Freiherr von Alexander Humboldt

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Alexander Humboldt, Freiherr von (hŭm´bōlt, Ger. älĕksän´dər frī´hĕr fən hŏŏm´bôlt), 1769–1859, German naturalist and explorer. His full name is Friedrich Wilhelm Heinrich Alexander von Humboldt. Educated at Göttingen, he studied at Hamburg, Freiberg, and Jena and made several scientific excursions in Europe. In 1792 he was appointed assessor of mines in Berlin. From 1799 to 1804 he made his renowned expedition with A. J. A. Bonpland to Central and South America and Cuba, a journey that did much to lay the foundations for the sciences of physical geography and meteorology. The major ocean current off S America, which was studied by Humboldt, once carried his name, but is now called the Peru Current. He ascended peaks in the Peruvian Andes to study the relation of temperature and altitude, made observations leading to the discovery of meteor shower periodicity, and investigated the fertilizing properties of guano. In 1808 he settled in Paris and published the findings of his New World expedition in Voyage de Humboldt et Bonpland (23 vol., 1805–1834), often cited by the title of Part I, Voyage aux régions équinoxiales du nouveau continent. Humboldt established the use of isotherms in map making; studied the origin and course of tropical storms, the increase in magnetic intensity from the equator toward the poles, and volcanology; and made pioneer investigations on the relationship between geographical environment and plant distribution. In 1827 he settled in his native Berlin at the request of the Prussian king. His interest in terrestrial magnetism led him to effect one of the first instances of international scientific cooperation, by forming a system of meteorological stations throughout Russia and the British colonies. In 1829, Humboldt made an expedition to Russia and Siberia. In his Kosmos (5 vol., 1845–1862; tr. 1849–1858) he sought to combine the vague ideals of the 18th cent. with the exact scientific requirements of the 19th cent. and to formulate a concept of unity amid the complexity of nature.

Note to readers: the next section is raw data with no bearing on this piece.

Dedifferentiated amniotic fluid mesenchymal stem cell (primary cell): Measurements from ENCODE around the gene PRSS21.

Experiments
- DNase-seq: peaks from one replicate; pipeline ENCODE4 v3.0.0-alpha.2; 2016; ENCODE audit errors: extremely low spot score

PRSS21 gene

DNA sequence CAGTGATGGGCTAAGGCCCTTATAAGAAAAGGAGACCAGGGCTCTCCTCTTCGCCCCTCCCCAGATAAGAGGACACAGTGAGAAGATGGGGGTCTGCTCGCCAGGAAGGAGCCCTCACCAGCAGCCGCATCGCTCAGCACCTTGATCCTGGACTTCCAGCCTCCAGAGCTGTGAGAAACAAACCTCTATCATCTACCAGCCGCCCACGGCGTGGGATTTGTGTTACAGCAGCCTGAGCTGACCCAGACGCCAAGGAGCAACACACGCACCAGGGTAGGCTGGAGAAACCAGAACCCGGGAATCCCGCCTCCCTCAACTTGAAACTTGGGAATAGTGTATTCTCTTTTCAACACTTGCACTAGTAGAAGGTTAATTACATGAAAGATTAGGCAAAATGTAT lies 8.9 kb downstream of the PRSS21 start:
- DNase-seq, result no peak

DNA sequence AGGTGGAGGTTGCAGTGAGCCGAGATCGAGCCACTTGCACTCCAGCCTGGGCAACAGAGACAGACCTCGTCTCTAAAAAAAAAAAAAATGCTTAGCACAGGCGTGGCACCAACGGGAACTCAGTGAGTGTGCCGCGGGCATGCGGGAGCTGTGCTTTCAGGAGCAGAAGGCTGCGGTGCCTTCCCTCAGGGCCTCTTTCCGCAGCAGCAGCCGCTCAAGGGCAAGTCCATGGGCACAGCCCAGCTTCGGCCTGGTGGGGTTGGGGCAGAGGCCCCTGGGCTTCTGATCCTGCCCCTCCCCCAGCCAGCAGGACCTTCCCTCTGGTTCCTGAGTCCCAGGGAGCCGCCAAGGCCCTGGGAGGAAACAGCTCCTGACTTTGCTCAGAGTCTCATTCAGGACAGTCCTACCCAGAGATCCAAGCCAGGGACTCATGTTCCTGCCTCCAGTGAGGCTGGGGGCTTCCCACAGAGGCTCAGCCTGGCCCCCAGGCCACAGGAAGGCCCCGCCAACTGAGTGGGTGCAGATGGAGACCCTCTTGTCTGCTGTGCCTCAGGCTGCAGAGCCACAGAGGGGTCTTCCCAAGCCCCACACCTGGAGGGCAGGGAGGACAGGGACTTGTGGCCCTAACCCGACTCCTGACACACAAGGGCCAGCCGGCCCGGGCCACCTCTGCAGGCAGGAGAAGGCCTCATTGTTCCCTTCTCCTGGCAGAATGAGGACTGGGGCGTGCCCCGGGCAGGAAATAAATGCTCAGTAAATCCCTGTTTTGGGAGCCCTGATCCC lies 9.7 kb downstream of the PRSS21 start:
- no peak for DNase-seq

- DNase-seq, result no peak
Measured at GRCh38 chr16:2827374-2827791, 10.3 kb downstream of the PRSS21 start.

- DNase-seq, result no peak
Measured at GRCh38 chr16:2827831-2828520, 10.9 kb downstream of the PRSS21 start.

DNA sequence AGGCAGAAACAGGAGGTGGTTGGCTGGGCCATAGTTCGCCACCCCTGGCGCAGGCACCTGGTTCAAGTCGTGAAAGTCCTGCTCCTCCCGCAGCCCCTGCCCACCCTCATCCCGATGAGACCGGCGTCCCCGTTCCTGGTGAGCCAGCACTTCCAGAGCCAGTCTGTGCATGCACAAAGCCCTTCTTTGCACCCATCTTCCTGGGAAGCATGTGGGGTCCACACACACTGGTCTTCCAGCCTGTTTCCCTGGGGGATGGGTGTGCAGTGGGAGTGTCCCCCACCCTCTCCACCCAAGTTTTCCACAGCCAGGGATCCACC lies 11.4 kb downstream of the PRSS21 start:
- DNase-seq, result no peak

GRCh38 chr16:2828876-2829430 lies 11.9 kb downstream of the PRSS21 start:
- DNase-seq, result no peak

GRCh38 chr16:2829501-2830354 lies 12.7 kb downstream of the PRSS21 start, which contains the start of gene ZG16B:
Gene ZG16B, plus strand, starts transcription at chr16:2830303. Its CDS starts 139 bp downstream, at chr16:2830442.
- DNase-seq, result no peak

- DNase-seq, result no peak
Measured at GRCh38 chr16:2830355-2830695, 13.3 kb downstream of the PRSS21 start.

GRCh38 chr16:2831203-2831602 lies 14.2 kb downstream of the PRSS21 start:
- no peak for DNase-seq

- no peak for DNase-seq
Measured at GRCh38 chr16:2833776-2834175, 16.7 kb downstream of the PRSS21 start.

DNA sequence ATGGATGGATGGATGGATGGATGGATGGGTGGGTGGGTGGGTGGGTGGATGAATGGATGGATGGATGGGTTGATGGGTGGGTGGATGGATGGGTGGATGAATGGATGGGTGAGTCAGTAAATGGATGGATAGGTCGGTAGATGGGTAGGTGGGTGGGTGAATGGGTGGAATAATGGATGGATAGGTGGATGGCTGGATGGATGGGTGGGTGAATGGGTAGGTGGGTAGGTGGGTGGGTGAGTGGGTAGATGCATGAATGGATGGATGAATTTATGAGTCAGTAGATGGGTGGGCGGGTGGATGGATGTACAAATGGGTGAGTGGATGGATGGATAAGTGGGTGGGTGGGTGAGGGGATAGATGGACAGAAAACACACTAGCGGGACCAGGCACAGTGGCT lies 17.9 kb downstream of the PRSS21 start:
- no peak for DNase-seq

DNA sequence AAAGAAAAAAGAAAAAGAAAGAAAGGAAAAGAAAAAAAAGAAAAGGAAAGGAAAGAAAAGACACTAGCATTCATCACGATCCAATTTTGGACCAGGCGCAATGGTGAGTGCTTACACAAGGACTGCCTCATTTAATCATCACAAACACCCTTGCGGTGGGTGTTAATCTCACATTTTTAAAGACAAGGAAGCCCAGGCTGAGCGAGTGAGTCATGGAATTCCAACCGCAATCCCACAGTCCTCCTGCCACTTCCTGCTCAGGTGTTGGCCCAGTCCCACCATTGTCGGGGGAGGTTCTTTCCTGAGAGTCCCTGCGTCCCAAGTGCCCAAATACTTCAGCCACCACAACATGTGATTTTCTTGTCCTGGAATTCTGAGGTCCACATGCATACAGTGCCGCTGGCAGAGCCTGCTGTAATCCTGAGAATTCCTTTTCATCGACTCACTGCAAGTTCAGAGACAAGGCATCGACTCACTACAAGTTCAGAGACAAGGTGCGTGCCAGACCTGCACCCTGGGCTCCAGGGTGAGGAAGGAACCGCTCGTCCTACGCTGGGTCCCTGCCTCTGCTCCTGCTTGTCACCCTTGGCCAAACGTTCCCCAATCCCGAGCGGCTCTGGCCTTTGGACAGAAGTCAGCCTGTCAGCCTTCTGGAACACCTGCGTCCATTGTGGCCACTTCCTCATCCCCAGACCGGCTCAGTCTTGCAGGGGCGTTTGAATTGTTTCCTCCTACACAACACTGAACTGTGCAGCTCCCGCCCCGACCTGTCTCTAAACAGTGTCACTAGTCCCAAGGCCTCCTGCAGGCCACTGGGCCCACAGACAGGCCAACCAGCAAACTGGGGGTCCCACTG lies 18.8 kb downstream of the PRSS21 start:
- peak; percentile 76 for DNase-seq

See biography by C. Kellner (1963); D. Botting, Humboldt and the Cosmos (1973); L. D. Walls, The Passage to Cosmos: Alexander von Humboldt and the Shaping of America (2009).

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Humboldt, Friedrich Heinrich Alexander, Freiherr von (1769–1859) A German naturalist, physical geographer, biogeographer, geologist, vulcanologist, and mining engineer, who began travelling extensively after the death of his mother in 1796. Accompanied by the French surgeon and botanist Aimé Bonpland, he set out to join Napoleon in Egypt, but their plans changed and they went instead to Madrid. Their experiences in Spain made them decide to explore Spanish America. They embarked in 1799 and spent 5 years in the South American tropics, exploring the drainage basins of the Amazon and Orinoco, investigating the properties of guano, measuring the temperature of the ocean current that bears his name, and studying the flora and fauna of the forests and savannah, returning with more than 30 cases of botanical specimens. He wrote on many subjects, his most important botanical work being the 7-volume Nova genera et species plantarum (1815–25), written in collaboration with A. J. A. Bonpland and C. S. Kunth as part six of the 30-volume Voyage de Humboldt et Bonpland (1805–34). In Ideen zu einer Physiognomik der Gewächse (Ideas on a physiognomy of plants, 1806) he proposed the concept of biogeography.

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Humboldt, Friedrich Heinrich Alexander, Baron von (1769–1859) German naturalist and explorer. He explored (1799–1804) South America, studying volcanoes, tropical storms and the increase in magnetic intensity from the Equator towards the poles. His five-volume Kosmos (1845–62) describes the physical universe.